Seat Plan – a glance through the website

Seat Plan – a glance through the website

Theatre websites are two a penny today – bloggers commenting on theatre shows they see and review; publications discussing the theatrical landscape; marketing websites that offer you discount theatre tickets to the country’s hottest venues. Some people may find the sheer number of theatre-based conversations occurring a bit daunting, but I personally am a huge fan. The more we can discuss, highlight and note the plethora of talent in the industry that connects to its audience in a far more visceral way than TV or Film ever can, is all good in my book.

Seatplan.com is one such website, but it comes with a bit of a USP. This website lets you review your individual seat as well as comment on the show, the venue itself or the experience as a whole. Now that’s different, and pretty darn useful. Whether you’re spending big bucks for those top notch tickets, or looking for a cheap deal up in the gods, you still want to know whether you’re going to be able to see the stage and ultimately get what you pay for.

So, here’s a little run down of the Seatplan site, warts and all:

      • Straight away you can see what’s on offer – the hottest tickets in town. You click on a production, scroll down and you can catch actual reviews from individuals in their raw form. None of this average star rating that condenses opinion into one, unhelpful overall value. As a blogger, that’s what I like to see – individual thoughts with passion and energy.
      • I hover over one review and it expands for me. Great, I want to read the whole of this piece. But I don’t want to have to scroll down the webpage in a user-unfriendly format. Let me click on it to direct me to a full page please. It’d be easier to read with these tired, substandard eyes of mine.

      • Back to the home page I go and as I scroll down further, there are some recent seat reviews, pictures and all. I’m not a fan of photos during a production – it’s off-putting for everyone, guys – but I love getting some real proof of whether those pesky pillars are truly restricting view, or whether I have to glance down to see the front half of the stage. I’m cheap you see – tickets in the gods for me – so I like to know that my £20 is still going to enable me to see the whole of the production.
      • Some more broken down stars here – Comfort, Legroom, View. Yes, yes and yes again! Theatre seats can be notoriously uncomfortable and cramped – Royal Opera House and The Coliseum, sort out your balcony, please – so it’s always good to know what you’re letting yourself in for. I’m one of those that carries my life on my back you see, so should I splash out a couple of quid and check my bag in to the cloakroom and enjoy some much needed legroom? With these ratings, I can see for sure.
      • And then I’m at the bottom of the page. It seems a bit sparse somehow. I’m a fan of uncluttered webpages, easier for me to see. But there doesn’t feel like a lot of content, or substance, to SeatPlan at present. Unless I’m missing a menu, one that I shouldn’t really have to search hard for.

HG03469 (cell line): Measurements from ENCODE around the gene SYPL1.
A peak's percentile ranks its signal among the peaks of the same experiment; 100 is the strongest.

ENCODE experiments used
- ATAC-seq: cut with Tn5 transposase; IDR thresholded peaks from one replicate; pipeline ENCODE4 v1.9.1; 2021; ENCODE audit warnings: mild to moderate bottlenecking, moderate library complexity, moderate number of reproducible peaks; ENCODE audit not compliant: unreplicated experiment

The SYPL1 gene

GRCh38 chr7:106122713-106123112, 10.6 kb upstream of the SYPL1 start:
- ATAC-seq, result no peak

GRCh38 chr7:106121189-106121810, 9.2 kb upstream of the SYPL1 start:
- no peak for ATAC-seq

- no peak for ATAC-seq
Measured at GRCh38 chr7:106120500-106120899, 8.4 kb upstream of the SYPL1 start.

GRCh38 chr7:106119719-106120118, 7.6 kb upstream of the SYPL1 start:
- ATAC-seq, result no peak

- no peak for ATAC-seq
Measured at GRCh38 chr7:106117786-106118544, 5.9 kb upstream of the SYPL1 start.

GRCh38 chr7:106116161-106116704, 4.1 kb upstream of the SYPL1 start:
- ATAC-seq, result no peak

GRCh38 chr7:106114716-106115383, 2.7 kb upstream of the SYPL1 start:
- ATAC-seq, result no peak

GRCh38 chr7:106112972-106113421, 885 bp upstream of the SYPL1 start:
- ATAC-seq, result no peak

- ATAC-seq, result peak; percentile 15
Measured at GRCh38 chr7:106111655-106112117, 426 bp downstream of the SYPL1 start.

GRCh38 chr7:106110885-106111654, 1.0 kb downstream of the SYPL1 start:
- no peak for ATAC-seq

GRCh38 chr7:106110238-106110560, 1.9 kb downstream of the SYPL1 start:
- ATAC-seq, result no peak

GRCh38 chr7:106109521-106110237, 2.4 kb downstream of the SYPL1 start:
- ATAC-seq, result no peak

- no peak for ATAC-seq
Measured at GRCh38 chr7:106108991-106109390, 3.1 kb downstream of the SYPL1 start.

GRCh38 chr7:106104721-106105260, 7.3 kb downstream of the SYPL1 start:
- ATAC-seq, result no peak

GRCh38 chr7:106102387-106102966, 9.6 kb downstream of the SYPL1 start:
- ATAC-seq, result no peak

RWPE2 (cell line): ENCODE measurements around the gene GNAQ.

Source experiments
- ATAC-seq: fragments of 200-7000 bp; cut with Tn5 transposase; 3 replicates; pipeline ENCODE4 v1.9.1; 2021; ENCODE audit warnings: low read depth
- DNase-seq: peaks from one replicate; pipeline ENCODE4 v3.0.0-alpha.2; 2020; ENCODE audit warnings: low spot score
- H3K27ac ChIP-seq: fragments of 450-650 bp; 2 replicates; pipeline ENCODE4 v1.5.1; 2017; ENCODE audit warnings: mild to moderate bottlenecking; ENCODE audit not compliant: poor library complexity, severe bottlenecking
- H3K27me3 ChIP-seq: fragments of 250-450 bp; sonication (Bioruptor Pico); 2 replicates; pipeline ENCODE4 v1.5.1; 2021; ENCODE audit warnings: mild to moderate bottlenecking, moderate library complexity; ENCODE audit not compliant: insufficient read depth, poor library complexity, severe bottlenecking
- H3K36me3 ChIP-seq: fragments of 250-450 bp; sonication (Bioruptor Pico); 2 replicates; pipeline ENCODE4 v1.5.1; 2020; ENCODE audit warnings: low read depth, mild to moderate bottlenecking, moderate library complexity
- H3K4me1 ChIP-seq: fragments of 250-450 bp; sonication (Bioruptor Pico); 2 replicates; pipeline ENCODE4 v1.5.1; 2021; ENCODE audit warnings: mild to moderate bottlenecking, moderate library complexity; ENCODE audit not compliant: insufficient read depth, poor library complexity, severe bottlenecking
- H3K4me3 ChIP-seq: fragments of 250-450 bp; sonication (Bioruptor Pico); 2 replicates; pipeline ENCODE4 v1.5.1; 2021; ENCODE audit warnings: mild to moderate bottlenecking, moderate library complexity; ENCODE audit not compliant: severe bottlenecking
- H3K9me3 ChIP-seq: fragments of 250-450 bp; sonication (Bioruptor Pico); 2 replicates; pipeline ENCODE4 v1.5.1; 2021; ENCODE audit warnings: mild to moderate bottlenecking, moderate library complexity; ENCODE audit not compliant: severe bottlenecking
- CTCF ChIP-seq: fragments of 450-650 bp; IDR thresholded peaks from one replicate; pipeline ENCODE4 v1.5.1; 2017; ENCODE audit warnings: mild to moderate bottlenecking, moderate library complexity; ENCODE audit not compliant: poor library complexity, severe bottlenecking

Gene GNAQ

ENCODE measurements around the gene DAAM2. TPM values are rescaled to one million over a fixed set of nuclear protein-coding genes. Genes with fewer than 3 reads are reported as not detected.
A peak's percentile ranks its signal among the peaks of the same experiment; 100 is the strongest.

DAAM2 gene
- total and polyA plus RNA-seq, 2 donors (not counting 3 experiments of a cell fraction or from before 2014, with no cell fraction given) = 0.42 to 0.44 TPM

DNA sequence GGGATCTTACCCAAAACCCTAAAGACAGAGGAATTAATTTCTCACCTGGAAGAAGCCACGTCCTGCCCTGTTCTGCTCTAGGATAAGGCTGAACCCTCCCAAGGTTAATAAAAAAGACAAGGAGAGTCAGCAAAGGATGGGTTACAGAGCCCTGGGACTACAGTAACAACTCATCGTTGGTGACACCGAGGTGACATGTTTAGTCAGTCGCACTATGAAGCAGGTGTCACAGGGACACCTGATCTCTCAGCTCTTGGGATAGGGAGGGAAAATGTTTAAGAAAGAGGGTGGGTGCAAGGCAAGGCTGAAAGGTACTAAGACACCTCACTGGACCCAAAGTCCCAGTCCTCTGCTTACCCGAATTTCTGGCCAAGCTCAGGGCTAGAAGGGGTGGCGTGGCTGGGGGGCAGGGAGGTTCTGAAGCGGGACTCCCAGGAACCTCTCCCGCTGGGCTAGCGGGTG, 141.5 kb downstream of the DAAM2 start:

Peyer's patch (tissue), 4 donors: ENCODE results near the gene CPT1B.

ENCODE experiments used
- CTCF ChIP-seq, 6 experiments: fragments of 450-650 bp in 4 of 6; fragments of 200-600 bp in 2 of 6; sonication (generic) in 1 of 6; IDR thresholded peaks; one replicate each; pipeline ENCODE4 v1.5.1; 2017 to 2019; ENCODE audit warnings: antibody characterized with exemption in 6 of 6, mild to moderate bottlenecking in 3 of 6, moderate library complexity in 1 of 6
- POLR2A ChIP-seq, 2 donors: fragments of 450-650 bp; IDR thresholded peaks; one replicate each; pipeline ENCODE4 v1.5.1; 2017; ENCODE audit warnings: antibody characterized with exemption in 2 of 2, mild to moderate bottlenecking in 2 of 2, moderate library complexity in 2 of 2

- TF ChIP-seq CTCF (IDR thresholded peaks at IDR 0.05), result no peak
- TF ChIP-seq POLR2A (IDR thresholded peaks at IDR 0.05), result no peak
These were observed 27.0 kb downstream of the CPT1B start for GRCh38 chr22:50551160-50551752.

• Then I spot an exciting link tucked away for a rainy day on the webpage footer. Rewards… Intriguing! Turns out that SeatPlan reviewers earn money towards Theatre Tokens for each review they post. A clever incentive! How much I wonder? 40p per piece, not bad really for a photo of the seat view. A big bonus too, considering how few theatre websites offer anything for the hard work that bloggers and writers put in. Passion only gets you so far folks.
      • Now I’m on the rewards page, I’m seeing a competitions page and a Leaderboard. It looks as though there’s a competition every month – May’s is to win ticket for The King And I. These are selling like hot cakes so it’s nice to see an opportunity to get some for free. The leaderboard is a clever touch too – us theatregoers are very friendly, but definitely a bit competitive. Shout-out to laurenmaytheatre for 250 reviews, austinldn for 267 seat photos, joc78 for 154 shows seen and ryandawe for 50 theatres visited.

      • The final piece de resistance – I click on a user profile, I’m nosey like that. As well as the expected About Me bio and picture, there is a star ratings breakdown, stats on each category, a theatre timeline (LOVE THIS idea) and a back catalogue of the shows reviewed. Now I keep every ticket stub and programme I can, but they all sit in storage. It would be so lovely to have everything on one page like this, to be able to scroll back and reminisce. That’s a great idea from SeatPlan.

So, SeatPlan. It’s been around since 2011 and earned its name among the London bloggers by successfully establishing the #LDNTheatreBloggers collective – fingers crossed this is revived again soon please. Now the website may seem a little hard to navigate (more signposting guys for those impatient, inept individuals like me) and look a little sparse, but the hidden gems are there. And they’re cleverly conceived.

Will I use it to book tickets through? It’s not particularly grabbing me with great deals over any other website. But you can be sure that I’d check this page for reviews, top seating tips and to see who in the Seatplan community is making noise about which productions.

 

This review was published at the request of Seatplan.  For more information, visit their website.

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